The Festival de Cannes screened Son of Saul about the Shoah by Hungarian director Laslo Nemes and The Lobster by Greek director Yorgos Lanthimos.
Science-fiction by Yorgos Lanthimos – Competition – 1H58
Love makes lovers blind, as everyone knows, but in Yorgos Lanthimos’ near future recounted in The Lobster, a love story may bring blindness as a punishment…
Are you more “City” or… “Woods”?
There are two worlds in Lanthimos’ film: The City where you have to live and go around with a “partner” and The Woods, where the Loners on the loose are hunted with tranquilizer guns. In The City, the relationships in couple are compulsory and Loners are controlled by the police. In the Forest, on the contrary, flirting, kissing and sexual relations are prohibited by the rules issued by the Loners’ chief (Léa Seydoux).
The Hotel brings you love or animality
In between, stands The Hotel, where the single persons are to be rehabilitated. The City’s single persons are transferred to the Hotel. They are given 45 days to find a matching mate. Failing will see them transformed into an animal of their choosing through a process at the Transformation Room. They may after be sent to a zoo, become a pet or be released in The Woods.
Peculiar methods for matching people
At The Hotel David (Colin Farrell) experiments the peculiar methods used to bring people closer together and to prove life is better as a twosome. The animal of his choice is the lobster because “it can live 100 years while keeping its fertility and has blue blood like the aristocrats”. Everybody is desperate to find a mate despite the lack of love and some try to cheat, pretending matching defaults like nose bleeding or a limp. David will prefer the life in The Woods, where he will fall in love with a women (Rachel Weisz), short-sighted like him. But both see still too much…
A very original screenplay
The original, crazy, wild universe filled with dark dry humor of The Lobster surprised La Croisette. Yorgos Lanthimos wrote the screenplay and the dialogues with Efthimis Filipou and served it well with a rather sober camera treatment, using some well-chosen backlights. The 42-year old Greek enters the Competition in Cannes for the first time after two awards for his feature films: the Prix Un Certain Regard for Canine in 2009 and the Screenplay Award for Alps in Venice in 2011.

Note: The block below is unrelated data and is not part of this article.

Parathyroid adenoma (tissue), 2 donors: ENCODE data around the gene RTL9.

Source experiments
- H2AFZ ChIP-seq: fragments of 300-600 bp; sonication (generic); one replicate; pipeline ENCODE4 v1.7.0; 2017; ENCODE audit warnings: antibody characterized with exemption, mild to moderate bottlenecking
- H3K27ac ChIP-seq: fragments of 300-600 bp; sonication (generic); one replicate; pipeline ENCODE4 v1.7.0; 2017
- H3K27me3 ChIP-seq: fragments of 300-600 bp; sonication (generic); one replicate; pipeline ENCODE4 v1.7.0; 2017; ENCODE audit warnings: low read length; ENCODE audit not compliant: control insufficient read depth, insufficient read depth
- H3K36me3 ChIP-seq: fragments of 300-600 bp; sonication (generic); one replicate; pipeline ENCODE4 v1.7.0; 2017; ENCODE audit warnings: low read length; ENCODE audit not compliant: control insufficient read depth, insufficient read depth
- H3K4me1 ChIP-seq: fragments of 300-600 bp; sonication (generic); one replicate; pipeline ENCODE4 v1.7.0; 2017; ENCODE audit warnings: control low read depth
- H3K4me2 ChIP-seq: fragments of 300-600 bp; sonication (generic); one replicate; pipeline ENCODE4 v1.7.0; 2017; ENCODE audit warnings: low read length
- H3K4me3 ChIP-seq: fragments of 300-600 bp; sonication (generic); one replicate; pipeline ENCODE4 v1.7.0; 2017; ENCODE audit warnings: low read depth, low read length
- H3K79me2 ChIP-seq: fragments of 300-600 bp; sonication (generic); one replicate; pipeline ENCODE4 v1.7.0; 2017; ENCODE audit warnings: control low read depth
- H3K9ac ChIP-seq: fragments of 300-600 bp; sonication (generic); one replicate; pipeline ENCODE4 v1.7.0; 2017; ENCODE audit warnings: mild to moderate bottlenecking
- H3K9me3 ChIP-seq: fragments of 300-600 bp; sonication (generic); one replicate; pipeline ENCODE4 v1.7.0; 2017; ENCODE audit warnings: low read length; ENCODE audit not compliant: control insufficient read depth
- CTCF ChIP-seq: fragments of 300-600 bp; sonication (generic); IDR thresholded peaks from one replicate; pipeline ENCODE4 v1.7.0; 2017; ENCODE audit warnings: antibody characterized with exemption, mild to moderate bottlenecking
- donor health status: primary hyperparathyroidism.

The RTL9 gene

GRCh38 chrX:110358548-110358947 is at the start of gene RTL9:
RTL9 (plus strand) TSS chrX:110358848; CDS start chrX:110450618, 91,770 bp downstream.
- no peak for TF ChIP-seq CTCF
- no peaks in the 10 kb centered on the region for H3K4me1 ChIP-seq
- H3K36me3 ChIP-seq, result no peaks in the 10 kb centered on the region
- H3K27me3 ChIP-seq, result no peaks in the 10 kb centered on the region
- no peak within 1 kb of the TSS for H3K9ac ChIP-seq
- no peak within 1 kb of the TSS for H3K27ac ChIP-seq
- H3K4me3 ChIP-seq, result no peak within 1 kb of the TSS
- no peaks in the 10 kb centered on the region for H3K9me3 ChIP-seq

John C. Reilly, Ben Whishaw, Olivia Colman, Ariane Labed and Angeliki Papoulia complement the brilliant casting.
Son of Saul
By Laslo Nemes – Hungary – 1h47
The Hungarian director Laslo Nemes has filmed the terrible daily industry of death in the Auschwitz camp and Saul’s relentless quest for a rabbi as he wants to bury his – perhaps imaginary – son.
Nothing is spared of the sordid different stages of the Nazi’s slave labor done by the Sonderkommando in the industry of death implemented at Auschwitz. The Sonderkommando, nicknamed “Geheimnisträger” – the secret holders, were deportees recruited by the SS to lead the Jews into the gas chamber, take away the body become “Stücken” – pieces – before burning them. Knowing that this very fate was looming shortly…
In search of a rabbi
In October 1944, Saul Ausländer recognizes his son in the adolescent survivor of the gas chamber but quickly dispatched by a “doctor”; or believes to recognize him… At the price of terrible efforts involving his life and that of his comrades, he subtracts the body to the crematorium to bury him according to the rites of his faith in the presence of a rabbi. And he starts looking for a rabbi, forgetting “the living to benefit of the dead.”
A permanent chaos atmosphere
To prevent the “production” of this factory of death to be an indecent show, the director filmed the action in a small, almost square format, with a blurred and nebulous background: we make out the atrocities without really seeing them. From beginning to end, the characters are in motion, punctuated by the incessant barking of orders and dogs, cries, harsh noises, shooting, creating an atmosphere of visual and audible swirling chaos in which Saul is moving, risking his life at any time.
Sometimes the camera follows the red cross in the back of Saul – that differentiates him from the Jewish promised to extermination – in the manner of a war reporting.
Journey into the “Final Solution”
In this year of the 70th anniversary of the liberation of Auschwitz, Saul (the excellent Géza Röhrig) takes us on a wrenching journey into the heart of the “Final Solution”, shown for the first time in such a strong and shocking way. To restore the bit of humanity that survives in him, he who says nothing to the deportees who believe a shower is preceding a hot soup, he who takes part in the unimaginable to put off his end, Saul is obsessed by burying his son.
Son of Saul is the first feature film by Laslo Nemes who lost part of his family in Auschwitz. It thus also contributes to the Camera d’Or. This masterpiece that marks Cannes will certainly leave with a great price.
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